Sometimes advances are simple and completely obvious after the fact. The raising of salmon smolts only began seriously a generation ago. Before then just getting the initial survival of the hatchlings up to decent levels was such a huge challenge that the smolt losses appeared minor. It was attributed to a weakening of the stock through excessive survivability. Amazing what
can explain. Darwin
This establishes that the problem has been proper spacing. It is easily fixed and will be world wide in a jiffy.
Slowly but surely we are mastering the art of salmon husbandry. I have followed the development of the industry since inception of fish farming.
It is possible to build open ocean sea pens able to withstand foul conditions. Such will go a long way to overcome the real problems of near shore siting. It is also possible to simply bag the pens and capture all debris for further processing. However, it appears that the cheapest and most reliable to date is the use of pens largely open to the sea itself, preferably over fairly deep waters to maximize dispersal of debris.
On the other hand, if someone wishes to convince you that the world is going to run out of food, remind him that salmon farms alone could be built out to provide daily salmon for everyone on Earth without breaking a sweat. We would never go there, but the capacity is in sight with modest improvements.
by Staff Writers
Every year, large amounts of hatchery-raised young salmonids are released into Swedish rivers and streams to compensate for losses in natural production. Butthese fish generally survive poorly in the wild.. Researchers at the
The Swedish Research Council Formas is now granting 20 million SEK to a Swedish/Nordic research project. The goal is to find out how the hatcheries can be made more effective.
Raised fish face problems
Salmonids constitute an important natural resource in
Sofia Brockmark, researcher at the Department of Zoology, has studied how the hatchery environment can be improved to increase the survival of the released fish. Her thesis, which will be publicly defended on 18 December, shows that young salmon fish that are less crowded in the hatchery manage the transition more successfully. 'The combination of high density and lots of affects their development. Our experiments show that salmon fish raised in a more spacious environment, meaning it is more similar to nature, are better at adapting to life in rivers and streams,' says Brockmark.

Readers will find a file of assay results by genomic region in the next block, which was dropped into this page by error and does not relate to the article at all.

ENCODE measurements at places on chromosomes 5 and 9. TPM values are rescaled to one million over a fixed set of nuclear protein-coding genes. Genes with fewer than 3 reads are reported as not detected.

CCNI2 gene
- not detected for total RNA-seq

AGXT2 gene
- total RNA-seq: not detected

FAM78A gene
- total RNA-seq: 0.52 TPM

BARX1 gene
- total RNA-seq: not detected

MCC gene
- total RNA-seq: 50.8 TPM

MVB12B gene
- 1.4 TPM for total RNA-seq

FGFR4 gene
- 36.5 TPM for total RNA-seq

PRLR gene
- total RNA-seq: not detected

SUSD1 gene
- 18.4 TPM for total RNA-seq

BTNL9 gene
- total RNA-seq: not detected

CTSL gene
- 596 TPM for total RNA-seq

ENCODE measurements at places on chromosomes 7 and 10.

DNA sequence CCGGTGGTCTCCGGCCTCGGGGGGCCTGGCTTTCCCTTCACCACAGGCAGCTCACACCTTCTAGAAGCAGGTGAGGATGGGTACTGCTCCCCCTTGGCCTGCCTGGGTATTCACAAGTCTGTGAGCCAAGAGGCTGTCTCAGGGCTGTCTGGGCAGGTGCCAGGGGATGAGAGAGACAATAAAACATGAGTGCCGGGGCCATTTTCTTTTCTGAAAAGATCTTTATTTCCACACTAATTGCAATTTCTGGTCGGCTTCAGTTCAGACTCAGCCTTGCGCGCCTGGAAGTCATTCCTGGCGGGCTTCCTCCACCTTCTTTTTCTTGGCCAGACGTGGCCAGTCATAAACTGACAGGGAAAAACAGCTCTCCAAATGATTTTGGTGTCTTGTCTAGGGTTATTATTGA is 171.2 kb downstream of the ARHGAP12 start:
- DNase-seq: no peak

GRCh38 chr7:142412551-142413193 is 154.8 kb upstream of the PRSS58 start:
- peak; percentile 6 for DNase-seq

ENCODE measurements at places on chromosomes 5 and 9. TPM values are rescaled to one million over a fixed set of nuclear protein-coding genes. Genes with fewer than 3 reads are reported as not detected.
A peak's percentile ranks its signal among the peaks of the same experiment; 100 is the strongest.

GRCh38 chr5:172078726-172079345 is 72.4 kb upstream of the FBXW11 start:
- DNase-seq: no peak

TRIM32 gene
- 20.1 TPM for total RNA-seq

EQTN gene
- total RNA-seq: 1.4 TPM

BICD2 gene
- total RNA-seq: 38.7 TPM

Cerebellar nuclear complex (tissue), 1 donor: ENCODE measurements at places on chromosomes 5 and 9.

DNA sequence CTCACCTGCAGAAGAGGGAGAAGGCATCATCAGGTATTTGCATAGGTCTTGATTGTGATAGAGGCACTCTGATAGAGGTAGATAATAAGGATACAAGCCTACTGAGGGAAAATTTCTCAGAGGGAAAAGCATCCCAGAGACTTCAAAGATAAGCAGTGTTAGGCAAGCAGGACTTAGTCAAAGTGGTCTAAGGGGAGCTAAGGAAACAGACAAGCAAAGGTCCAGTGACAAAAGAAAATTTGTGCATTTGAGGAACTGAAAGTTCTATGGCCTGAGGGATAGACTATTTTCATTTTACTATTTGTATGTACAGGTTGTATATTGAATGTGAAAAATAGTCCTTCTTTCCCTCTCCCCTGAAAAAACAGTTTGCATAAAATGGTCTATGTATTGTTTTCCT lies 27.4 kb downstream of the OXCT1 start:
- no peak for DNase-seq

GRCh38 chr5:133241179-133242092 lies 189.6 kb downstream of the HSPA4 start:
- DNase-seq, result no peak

Millions to salmon research
The research will now be developed further in the SMOLTPRO project, which recently received 20 million SEK from the Swedish Research Council Formas. The project is led by Professor Jorgen Johnsson at the Department of Zoology and is coordinated from the
The researchers will use full-scale models in the different zones in the Baltic Sea, the Kattegat and the
An additional hypothesis is that hatchery-raised salmon are fed too much and that their diet is too high in fat. This may make them too fat to be able to adjust successfully. The results of the project will, following a dialogue with several public actors, be used to develop new recommendations on how to make the production of hatchery-raised smolts more ecologically sustainable and ethical. The project is directly linked to the strategic efforts of Formas and the Swedish Government to develop aquaculture practices and attain sustainable management of natural resources.